Kito provides an anchor in his parent's incompatible marriage. Chubby and dark-skinned, Kito is ruthlessly bullied at school, but at home he says nothing about what he is going through. retreating further into himself whilst constantly succumbing to the will of his mother, a psychiatrist who struggles to empathize. After a class outing to the beach, Kito goes missing. Days later his lifeless body is discovered washed up on the sand. As her marriage dissolves and her innate maternal instinct grows, Kito's mother becomes obsessed with finding the person responsible for her son's death. Her search leads to drama teacher Hannah, who seemed to have had a special relationship with her son and who was in charge of overseeing the field trip the day he disappeared. Hannah has begun a new life in the Bulgarian countryside, and unsuspectingly welcomes Kito's mother into her new life. As the snow begins to fall the two women become entangled in a claustrophobic relationship, trust between them grows and Hannah hesitantly begins to tell the story of Kito...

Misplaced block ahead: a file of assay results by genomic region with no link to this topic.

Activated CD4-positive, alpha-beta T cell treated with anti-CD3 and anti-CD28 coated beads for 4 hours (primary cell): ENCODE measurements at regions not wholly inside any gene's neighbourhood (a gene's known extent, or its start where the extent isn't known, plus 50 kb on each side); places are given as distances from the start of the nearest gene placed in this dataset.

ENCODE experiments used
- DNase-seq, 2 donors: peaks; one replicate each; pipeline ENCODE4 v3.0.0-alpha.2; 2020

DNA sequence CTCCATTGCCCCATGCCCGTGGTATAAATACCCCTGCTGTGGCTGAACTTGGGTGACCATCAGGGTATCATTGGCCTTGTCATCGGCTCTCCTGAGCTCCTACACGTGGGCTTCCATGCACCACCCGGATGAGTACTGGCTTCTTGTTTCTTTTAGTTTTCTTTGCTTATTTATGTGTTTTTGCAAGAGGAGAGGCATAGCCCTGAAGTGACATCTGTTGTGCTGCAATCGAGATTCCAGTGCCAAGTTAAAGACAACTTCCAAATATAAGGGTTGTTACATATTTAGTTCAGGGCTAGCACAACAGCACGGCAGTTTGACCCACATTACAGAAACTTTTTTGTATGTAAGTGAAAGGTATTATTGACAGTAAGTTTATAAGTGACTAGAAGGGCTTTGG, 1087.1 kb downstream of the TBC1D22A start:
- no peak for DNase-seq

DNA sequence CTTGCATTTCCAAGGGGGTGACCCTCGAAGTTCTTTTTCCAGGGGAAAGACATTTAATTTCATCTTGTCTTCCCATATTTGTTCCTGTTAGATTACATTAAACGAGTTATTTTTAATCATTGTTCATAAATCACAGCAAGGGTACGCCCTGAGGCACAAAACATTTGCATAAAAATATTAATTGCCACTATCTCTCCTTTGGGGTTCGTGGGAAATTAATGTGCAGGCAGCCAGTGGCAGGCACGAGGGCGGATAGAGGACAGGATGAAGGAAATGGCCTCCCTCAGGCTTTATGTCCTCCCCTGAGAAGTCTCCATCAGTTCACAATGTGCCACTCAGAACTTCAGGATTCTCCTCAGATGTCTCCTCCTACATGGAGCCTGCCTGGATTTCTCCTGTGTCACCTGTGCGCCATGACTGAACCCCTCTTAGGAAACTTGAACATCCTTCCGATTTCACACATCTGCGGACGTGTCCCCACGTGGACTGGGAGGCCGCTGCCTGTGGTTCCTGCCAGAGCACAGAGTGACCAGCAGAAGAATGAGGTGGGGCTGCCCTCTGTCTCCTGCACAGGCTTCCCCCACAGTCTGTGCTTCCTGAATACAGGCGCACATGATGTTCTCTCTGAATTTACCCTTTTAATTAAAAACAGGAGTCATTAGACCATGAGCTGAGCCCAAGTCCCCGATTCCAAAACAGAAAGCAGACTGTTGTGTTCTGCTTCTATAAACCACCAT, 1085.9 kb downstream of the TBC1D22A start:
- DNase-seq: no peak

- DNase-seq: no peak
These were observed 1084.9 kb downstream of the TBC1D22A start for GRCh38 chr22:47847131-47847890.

'I was captivated by the emotive story and eager to discover the outcome and would definitely look to read more Dutch literature after this gem of a book.' Rhianon Holley, [ BUZZ.] 'This is a powerful and convincing study of how the real victims of death are often the living left behind' [The Irish Times.] The Boy is beautifully-written in elegant and precise prose. It's one of those books you don't rush and make it comfortable for you to take your time. And it's a very intimate look inside the human psyche. - Jill Murphy, [The Book Bag] 'If you're looking for emotional rawness and psychological complexity, then prepare to be engrossed. [...] This is a brilliant and devastating novel with much to debate' [Lizzy Siddal] 'Immediacy which is both effective and discomfiting. [...] This is a deeply disturbing book, not a conventional crime novel with a cut and dried resolution, but a commentary on how we treat people different from the rest of us all wrapped up in a gripping, wrenching piece of storytelling.' [A Life in Books] 'Versteeg has created a character as old as literature. ... This is a powerful and convincing study of how the real victims of death are often the living left behind.' Eileen Battersby, (The Irish Times) 'Heartbreaking, free from voyeurism, and so wonderfully written that one can hardly put the book down' (Elle ,Germany)'This is a literary construct which is presented with such excitement and panache that it transforms fiction into something believable' (Arie Storm Het Parool). Versteeg carries her readers organically along towards dark human desires towards muddy ground where complexity and ambiguity reign, to where the monster is give a human voice. Feel good is entirely absent from Versteeg's sinister, desolate universe of high literature' (Jeroen Vullings, Vrij Nederland). 'Such an incredible write'(Annemaire Oster, de Volkskrant).